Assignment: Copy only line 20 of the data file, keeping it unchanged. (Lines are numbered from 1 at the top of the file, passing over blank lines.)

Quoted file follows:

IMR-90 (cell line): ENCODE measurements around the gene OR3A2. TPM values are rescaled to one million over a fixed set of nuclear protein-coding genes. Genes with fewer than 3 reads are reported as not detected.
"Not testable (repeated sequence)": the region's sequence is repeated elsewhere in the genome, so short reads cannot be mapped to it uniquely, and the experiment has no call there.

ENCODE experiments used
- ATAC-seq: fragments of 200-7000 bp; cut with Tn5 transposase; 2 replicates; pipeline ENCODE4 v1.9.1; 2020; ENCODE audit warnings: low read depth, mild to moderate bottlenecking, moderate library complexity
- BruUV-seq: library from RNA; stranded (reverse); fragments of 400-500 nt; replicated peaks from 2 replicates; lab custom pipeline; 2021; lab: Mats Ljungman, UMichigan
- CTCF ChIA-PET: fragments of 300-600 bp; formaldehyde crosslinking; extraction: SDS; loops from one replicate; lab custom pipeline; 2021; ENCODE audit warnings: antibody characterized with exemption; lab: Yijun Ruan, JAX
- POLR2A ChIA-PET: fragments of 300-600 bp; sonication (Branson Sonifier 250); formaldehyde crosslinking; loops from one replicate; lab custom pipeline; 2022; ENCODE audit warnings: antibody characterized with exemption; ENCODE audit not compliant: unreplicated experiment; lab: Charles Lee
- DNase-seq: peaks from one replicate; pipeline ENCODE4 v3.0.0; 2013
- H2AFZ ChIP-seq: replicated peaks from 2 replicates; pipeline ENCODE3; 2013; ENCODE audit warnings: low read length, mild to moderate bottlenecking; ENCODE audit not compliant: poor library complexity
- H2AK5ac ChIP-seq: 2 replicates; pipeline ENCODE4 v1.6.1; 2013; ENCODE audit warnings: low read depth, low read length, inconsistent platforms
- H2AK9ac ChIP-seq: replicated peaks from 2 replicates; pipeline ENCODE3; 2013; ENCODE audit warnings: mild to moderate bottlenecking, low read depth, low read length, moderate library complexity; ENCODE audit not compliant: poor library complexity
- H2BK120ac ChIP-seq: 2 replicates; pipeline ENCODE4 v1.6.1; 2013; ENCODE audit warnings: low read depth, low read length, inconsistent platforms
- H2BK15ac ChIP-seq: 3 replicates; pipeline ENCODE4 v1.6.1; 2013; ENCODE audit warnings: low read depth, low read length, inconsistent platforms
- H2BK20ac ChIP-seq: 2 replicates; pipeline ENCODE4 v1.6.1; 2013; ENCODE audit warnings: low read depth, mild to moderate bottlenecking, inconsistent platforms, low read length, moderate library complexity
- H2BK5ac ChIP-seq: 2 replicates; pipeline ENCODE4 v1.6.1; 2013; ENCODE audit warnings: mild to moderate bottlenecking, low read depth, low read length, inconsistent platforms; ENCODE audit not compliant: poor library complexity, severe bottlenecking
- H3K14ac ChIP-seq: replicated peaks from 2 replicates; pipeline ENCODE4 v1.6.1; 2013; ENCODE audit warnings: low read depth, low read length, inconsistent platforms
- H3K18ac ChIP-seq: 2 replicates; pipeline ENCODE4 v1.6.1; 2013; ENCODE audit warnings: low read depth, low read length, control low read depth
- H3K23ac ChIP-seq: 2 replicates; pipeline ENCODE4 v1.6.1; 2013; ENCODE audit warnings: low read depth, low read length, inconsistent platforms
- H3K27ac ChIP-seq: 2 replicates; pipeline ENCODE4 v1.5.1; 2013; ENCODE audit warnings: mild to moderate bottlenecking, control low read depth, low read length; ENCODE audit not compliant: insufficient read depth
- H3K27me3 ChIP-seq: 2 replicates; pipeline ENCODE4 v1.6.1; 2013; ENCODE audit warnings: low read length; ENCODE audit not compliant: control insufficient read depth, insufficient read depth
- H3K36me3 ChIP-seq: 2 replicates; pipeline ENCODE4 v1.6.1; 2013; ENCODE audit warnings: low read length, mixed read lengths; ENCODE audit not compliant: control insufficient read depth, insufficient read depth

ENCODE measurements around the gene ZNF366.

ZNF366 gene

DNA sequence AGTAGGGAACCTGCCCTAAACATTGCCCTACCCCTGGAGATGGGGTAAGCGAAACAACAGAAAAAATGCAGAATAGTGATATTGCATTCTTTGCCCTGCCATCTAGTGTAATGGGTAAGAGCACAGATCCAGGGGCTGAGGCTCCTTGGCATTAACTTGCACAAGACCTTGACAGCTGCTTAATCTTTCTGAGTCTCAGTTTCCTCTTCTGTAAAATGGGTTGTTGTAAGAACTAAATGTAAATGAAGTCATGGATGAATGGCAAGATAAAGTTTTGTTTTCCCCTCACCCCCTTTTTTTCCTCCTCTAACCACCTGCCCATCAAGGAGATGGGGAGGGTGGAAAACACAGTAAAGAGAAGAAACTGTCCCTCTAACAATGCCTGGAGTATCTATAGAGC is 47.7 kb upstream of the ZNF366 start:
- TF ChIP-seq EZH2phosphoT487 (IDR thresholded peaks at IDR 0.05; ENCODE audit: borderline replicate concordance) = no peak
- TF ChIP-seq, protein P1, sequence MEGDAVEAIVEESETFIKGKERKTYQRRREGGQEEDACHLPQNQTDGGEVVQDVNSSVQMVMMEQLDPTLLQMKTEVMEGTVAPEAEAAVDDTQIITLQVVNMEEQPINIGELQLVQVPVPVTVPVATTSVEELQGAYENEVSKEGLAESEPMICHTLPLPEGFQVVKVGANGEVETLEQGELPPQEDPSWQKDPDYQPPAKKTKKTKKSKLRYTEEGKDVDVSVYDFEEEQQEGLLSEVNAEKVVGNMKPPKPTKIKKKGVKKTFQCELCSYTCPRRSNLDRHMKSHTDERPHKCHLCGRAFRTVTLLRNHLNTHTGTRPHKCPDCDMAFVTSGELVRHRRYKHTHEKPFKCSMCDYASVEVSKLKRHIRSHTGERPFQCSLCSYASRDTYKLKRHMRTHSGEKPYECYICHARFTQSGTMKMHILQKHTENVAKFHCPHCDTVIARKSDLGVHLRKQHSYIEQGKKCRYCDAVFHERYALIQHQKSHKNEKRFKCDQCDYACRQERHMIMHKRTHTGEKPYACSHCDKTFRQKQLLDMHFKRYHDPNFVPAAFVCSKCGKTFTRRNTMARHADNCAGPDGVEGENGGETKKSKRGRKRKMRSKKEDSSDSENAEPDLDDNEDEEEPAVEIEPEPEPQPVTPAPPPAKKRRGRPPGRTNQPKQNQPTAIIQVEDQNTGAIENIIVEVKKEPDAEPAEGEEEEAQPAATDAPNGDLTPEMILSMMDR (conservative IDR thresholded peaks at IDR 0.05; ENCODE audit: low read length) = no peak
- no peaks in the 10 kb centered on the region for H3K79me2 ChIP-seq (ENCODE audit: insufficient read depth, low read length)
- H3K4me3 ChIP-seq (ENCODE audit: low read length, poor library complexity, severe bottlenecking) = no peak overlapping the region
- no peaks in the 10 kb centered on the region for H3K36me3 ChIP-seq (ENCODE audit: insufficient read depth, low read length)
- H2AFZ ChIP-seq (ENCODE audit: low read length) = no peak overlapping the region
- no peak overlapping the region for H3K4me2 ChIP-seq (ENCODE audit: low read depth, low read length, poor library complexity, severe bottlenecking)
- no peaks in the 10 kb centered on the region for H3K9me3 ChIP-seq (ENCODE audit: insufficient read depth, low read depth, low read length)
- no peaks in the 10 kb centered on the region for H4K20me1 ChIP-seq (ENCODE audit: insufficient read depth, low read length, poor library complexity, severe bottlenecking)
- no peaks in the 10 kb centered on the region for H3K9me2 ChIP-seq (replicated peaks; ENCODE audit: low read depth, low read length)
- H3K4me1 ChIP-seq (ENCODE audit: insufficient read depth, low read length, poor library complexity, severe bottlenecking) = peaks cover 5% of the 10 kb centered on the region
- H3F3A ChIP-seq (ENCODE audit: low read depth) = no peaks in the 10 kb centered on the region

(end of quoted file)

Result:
- H3K27me3 ChIP-seq: 2 replicates; pipeline ENCODE4 v1.6.1; 2013; ENCODE audit warnings: low read length; ENCODE audit not compliant: control insufficient read depth, insufficient read depth